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On Film4: 4 Sep 1:00AM
The definitive daft summer movie, in which Cameron Diaz and Tom Cruise team up for a screwball spy caper involving exotic locations, big guns and plenty of safe, silly, spectacular danger
Knight And Day is to cinema what Andre The Giant was to acting. Andre was impressive for his sheer scale, he had a certain goofy charm and you wouldn't want to get into a fight with him, because while he might have lacked finesse, he'd just keep pummelling you until you submitted, mopping up counter-attacks with his formidable mass. There's a similar dynamic at work between Knight And Day and its audience.
Tom Cruise plays Roy Miller, a secret agent gone rogue. The trailers made it look like he might actually be a dangerous lunatic, which would have been a genuinely thrilling direction for Cruise at this juncture. Sadly, he's the good guy, albeit a good guy on a dangerous mission, who sweeps innocent bystander June (Cameron Diaz) into a maelstrom of peril.
He hand-waves aside the fact that she's in danger every moment she's with him by claiming her life expectancy would now be even lower without him, although given June's facility for scampering into clouds of gun fire like a bullet-enamoured moth, this seems dubious. She even gets a 'silly woman can't fire a gun' moment when her machine gun goes out of control, just like rubbish Bond girl Jill St John in Diamonds Are Forever, although unlike Jill, the machine gun doesn't propel her off the side of a boat while wearing a purple bikini. June does get a bikini moment however, waking on a tropical beach in a little red number after passing out from one of numerous druggings administered by Roy - for her own safety, naturally. She questions the bikini, but Roy responds evasively that he's trained to assemble machine guns in the dark, and of course he can get her into a bikini without looking. He doesn't mention touching. How gallant.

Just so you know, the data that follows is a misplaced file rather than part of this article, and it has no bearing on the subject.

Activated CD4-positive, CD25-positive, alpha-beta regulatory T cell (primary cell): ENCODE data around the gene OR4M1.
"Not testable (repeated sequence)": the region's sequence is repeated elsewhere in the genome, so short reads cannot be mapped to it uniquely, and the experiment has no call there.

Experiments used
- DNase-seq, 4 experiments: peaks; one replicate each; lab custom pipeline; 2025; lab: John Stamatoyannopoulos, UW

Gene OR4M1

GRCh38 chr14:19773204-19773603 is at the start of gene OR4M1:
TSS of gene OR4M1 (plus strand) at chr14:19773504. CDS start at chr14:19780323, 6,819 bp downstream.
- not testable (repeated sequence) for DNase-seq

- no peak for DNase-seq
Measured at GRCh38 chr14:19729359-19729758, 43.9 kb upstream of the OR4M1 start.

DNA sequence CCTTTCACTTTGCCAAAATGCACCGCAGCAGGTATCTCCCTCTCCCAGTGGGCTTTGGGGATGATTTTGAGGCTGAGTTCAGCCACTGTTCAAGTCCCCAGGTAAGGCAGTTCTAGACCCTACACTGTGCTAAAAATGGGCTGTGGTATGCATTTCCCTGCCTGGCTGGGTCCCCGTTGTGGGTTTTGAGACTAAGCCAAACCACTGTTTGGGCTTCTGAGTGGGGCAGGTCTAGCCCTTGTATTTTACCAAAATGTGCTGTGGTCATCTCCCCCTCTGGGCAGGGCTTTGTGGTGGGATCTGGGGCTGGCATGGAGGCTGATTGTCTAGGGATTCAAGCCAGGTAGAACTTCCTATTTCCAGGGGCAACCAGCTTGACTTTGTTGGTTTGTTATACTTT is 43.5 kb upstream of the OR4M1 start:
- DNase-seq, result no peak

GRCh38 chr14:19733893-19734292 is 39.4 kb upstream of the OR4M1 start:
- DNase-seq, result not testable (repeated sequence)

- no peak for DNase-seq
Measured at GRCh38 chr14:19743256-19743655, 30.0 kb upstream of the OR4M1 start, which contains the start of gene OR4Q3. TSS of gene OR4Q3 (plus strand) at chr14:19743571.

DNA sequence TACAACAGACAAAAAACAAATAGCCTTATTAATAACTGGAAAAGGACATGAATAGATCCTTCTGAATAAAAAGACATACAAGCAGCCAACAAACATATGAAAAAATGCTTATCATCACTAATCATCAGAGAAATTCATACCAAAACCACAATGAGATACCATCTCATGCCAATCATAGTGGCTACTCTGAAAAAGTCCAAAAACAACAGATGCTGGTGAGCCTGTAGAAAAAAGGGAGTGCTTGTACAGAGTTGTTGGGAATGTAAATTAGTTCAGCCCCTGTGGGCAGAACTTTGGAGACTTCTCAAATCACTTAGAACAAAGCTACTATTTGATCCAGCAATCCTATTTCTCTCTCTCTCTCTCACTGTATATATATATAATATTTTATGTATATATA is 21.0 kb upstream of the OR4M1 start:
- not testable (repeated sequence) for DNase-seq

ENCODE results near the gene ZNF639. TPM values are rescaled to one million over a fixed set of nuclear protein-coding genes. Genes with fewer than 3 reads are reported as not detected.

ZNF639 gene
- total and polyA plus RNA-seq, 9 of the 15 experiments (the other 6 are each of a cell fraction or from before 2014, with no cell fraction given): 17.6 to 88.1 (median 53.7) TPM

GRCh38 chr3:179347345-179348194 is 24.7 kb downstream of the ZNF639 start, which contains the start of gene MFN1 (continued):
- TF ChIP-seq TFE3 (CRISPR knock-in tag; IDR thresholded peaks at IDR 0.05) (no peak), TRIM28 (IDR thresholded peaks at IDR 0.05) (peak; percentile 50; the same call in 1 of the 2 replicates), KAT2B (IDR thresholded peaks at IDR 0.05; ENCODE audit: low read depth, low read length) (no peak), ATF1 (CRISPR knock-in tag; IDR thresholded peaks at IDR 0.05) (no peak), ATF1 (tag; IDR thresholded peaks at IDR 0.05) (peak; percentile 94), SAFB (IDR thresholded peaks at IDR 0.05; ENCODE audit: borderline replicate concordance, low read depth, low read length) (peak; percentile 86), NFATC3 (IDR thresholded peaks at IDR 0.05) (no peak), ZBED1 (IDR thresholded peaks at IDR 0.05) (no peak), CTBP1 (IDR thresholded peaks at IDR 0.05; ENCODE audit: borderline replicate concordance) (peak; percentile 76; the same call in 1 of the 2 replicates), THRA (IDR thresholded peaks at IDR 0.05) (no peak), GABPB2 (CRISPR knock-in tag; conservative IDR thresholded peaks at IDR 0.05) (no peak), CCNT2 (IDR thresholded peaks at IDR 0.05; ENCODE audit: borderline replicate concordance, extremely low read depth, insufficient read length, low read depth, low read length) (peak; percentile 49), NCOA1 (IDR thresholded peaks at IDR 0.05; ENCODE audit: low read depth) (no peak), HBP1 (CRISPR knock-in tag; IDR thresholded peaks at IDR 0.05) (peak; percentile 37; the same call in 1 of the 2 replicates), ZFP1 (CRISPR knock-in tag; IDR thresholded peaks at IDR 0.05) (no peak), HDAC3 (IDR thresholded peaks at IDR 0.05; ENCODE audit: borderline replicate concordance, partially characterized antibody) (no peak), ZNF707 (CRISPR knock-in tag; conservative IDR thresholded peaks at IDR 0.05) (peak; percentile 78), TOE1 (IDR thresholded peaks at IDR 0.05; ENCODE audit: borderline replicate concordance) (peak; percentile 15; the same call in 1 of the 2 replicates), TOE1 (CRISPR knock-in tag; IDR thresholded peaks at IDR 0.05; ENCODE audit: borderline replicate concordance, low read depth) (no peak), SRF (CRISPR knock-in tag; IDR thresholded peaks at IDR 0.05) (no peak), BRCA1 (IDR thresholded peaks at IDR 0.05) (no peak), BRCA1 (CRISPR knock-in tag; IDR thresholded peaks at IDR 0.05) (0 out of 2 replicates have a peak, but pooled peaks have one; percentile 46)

This type of ickyness aside, there's some fun to be had in Knight And Day, in a throwback kind of way. It feels like somebody decided to recapture the golden days of Romancing The Stone, and Diaz and Cruise make reasonable 21st century equivalents of Katheleen Turner and Michael Douglas. It's all pretty old fashioned, but it's possible this will be a comfort to any cinemagoers in search of a traditional blockbuster amidst all the 3D, dreams within dreams within dreams and remakes/reboots/reimaginings.
Cheesier than a Nacho convention, this is a Cruise missile charm offensive designed to seduce audiences into cinemas for forgettable spills, thrills and not an awful lot of thinking. Breezy, forgettable nonsense.
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